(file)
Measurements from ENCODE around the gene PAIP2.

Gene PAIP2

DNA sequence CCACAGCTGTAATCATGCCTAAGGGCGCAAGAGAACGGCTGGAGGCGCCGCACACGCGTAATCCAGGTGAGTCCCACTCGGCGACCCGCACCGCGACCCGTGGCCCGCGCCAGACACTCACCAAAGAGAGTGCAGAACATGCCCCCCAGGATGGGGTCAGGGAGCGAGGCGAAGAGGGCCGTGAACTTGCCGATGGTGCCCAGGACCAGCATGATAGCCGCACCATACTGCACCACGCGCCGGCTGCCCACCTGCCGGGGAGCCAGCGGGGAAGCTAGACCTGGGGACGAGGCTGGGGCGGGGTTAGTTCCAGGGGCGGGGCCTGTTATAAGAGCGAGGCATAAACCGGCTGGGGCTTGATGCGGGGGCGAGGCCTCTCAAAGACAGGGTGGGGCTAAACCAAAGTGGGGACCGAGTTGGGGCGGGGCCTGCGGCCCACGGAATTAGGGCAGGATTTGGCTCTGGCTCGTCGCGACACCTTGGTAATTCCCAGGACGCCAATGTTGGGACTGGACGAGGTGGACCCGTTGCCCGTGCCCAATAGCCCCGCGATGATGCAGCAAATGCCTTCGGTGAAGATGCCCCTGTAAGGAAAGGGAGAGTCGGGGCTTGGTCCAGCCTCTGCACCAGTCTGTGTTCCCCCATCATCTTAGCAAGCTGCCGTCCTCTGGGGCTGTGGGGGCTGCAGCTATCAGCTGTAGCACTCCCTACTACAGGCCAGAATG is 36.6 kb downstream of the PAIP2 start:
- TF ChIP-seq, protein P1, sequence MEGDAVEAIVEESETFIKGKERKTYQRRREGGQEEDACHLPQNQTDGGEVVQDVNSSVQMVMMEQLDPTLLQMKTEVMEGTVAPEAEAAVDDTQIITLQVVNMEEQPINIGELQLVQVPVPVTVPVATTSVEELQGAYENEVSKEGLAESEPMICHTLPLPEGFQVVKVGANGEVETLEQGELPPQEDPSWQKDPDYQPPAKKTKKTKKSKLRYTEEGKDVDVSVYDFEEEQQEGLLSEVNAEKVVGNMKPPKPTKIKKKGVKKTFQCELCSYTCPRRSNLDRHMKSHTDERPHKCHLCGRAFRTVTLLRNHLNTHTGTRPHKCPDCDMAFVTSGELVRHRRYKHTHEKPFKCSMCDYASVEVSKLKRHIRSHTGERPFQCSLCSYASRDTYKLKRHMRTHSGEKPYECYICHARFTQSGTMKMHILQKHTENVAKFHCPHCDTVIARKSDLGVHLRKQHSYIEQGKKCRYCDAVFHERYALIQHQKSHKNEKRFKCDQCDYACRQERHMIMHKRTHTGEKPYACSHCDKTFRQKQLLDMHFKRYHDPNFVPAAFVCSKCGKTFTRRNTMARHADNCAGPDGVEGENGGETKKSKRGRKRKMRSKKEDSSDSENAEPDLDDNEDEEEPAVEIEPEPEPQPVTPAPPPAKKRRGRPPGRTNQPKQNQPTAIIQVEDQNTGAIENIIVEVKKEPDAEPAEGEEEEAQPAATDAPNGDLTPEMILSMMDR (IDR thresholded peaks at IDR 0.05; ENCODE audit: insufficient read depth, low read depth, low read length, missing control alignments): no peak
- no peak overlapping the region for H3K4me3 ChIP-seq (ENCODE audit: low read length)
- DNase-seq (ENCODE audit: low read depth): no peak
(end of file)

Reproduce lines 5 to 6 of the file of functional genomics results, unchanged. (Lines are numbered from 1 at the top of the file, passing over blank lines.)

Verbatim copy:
- no peak overlapping the region for H3K4me3 ChIP-seq (ENCODE audit: low read length)
- DNase-seq (ENCODE audit: low read depth): no peak